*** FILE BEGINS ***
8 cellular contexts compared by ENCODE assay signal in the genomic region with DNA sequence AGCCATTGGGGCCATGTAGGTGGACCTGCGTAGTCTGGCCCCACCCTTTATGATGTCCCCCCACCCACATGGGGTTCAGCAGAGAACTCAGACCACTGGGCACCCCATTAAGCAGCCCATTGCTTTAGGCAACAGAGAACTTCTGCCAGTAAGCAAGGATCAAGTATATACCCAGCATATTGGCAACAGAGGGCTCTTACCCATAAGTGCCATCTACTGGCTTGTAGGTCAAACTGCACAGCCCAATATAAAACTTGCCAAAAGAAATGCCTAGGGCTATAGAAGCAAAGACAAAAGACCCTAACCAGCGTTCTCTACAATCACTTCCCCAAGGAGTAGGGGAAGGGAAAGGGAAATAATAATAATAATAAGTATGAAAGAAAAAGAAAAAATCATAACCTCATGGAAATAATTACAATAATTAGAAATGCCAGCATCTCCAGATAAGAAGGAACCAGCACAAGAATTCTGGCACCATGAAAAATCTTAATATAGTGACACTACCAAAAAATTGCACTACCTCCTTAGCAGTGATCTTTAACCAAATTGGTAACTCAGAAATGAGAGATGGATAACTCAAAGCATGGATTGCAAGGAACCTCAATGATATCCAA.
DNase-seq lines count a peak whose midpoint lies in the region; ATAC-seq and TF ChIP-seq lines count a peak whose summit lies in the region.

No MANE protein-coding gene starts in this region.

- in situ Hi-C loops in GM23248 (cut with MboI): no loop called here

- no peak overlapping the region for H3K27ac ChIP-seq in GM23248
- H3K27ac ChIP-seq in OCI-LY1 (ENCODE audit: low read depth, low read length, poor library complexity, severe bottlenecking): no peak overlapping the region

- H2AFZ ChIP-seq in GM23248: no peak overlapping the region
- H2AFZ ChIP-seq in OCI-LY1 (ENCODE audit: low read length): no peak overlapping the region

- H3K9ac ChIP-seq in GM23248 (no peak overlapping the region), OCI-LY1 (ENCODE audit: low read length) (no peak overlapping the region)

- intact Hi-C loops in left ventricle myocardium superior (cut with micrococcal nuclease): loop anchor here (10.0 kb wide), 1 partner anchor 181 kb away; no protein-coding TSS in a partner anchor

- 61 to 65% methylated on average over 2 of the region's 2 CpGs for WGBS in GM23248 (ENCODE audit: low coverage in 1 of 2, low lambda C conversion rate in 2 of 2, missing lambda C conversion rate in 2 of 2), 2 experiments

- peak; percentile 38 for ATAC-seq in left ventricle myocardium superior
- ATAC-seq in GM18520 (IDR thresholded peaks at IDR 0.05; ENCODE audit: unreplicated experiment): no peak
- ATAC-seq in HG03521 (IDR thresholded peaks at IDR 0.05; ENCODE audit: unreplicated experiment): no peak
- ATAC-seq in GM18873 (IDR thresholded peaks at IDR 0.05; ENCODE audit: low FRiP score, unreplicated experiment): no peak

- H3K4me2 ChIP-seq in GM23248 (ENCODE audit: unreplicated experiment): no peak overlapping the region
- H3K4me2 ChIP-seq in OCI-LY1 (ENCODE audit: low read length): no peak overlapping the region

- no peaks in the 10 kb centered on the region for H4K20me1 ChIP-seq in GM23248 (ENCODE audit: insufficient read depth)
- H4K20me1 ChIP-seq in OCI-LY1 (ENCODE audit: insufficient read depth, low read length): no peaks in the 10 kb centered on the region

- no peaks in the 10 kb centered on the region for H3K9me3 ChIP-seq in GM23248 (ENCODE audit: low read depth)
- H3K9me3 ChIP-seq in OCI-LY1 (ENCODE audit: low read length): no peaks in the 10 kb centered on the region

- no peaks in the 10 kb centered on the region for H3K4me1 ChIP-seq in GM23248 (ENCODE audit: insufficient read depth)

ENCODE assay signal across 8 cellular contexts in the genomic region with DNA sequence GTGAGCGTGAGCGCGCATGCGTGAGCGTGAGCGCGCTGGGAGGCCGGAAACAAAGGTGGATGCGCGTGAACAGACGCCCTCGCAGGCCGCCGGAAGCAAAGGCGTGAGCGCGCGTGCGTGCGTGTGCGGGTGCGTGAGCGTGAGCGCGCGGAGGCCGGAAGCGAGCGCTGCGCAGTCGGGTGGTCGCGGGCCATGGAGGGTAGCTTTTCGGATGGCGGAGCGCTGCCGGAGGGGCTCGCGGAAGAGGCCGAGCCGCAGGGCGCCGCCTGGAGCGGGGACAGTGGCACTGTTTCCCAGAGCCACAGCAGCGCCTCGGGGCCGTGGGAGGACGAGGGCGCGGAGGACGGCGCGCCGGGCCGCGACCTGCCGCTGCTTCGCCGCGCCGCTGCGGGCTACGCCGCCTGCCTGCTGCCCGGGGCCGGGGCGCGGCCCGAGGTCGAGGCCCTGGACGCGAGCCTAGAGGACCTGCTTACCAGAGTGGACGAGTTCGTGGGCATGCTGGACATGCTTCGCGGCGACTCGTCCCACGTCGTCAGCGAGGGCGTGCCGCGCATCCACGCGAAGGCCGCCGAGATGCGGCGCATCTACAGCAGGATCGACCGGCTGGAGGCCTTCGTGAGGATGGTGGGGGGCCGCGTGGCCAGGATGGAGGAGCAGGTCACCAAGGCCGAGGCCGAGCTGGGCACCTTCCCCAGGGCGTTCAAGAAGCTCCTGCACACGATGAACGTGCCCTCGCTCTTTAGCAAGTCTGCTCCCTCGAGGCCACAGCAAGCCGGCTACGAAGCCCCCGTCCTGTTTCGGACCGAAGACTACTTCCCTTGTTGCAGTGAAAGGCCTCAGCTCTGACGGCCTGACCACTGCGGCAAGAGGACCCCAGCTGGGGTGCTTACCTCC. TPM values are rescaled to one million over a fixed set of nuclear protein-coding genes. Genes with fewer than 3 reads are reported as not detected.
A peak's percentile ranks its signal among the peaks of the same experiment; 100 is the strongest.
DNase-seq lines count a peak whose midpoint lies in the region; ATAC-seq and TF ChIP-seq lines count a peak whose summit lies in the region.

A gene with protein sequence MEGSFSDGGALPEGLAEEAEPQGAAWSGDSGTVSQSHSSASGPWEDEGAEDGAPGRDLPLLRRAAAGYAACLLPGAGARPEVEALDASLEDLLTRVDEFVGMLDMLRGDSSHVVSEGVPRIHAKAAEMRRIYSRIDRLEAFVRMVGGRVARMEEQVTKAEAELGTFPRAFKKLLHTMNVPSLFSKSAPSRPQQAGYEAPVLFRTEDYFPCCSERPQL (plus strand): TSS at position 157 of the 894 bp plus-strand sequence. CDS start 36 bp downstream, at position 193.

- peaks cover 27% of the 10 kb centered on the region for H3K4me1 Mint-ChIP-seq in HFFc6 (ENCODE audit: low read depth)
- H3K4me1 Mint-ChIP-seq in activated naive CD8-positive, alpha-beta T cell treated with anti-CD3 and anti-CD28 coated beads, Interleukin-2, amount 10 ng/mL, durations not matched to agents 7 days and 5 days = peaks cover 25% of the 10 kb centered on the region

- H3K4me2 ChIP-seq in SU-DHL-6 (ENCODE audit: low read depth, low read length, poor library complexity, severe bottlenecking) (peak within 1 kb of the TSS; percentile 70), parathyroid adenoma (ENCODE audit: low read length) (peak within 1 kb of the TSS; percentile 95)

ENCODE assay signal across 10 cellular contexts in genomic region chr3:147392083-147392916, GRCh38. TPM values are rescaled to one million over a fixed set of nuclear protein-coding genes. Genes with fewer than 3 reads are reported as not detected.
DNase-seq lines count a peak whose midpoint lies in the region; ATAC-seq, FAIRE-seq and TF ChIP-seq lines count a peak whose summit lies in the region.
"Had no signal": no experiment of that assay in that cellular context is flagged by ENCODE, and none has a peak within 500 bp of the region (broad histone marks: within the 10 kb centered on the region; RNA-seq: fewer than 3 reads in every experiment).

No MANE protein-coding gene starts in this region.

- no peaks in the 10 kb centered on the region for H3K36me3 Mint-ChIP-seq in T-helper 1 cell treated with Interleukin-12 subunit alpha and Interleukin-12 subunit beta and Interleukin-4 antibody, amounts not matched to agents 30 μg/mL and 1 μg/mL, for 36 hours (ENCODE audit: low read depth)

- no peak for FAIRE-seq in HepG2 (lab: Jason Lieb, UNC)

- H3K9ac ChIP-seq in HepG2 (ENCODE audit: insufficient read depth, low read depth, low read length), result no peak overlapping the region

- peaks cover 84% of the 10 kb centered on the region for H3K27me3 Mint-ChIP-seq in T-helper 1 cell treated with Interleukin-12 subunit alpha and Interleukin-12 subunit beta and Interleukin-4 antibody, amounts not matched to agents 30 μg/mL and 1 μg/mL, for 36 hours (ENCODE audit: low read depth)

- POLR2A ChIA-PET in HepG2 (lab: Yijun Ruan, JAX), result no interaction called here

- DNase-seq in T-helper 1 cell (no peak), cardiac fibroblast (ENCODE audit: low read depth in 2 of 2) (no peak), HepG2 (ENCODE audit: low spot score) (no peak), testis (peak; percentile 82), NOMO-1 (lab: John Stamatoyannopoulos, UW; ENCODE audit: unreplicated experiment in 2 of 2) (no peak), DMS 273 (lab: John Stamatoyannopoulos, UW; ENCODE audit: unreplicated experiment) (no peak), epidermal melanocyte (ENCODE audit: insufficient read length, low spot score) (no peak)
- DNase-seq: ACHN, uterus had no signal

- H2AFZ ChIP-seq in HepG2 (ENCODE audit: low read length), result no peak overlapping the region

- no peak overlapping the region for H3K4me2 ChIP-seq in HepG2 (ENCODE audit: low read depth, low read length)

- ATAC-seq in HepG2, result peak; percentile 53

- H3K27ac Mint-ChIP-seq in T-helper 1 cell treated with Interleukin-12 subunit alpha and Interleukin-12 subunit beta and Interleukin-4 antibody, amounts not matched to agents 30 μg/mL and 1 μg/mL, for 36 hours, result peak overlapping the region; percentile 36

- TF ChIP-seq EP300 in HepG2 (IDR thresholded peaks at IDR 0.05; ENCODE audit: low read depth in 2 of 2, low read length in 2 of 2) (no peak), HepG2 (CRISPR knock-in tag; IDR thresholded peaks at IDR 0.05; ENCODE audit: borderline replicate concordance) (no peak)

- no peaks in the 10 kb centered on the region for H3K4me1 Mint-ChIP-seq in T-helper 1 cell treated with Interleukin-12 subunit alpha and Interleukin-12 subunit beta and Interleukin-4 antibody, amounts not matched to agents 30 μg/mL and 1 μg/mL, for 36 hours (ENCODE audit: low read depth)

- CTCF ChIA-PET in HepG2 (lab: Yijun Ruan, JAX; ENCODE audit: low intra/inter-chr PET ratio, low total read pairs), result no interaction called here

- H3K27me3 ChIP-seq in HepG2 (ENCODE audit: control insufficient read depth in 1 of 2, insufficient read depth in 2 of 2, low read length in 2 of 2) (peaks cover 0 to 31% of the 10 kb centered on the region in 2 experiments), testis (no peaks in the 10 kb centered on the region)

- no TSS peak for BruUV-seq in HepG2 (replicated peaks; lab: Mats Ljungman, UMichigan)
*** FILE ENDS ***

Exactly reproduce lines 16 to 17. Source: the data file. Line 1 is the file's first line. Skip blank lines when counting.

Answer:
- H3K4me2 ChIP-seq in GM23248 (ENCODE audit: unreplicated experiment): no peak overlapping the region
- H3K4me2 ChIP-seq in OCI-LY1 (ENCODE audit: low read length): no peak overlapping the region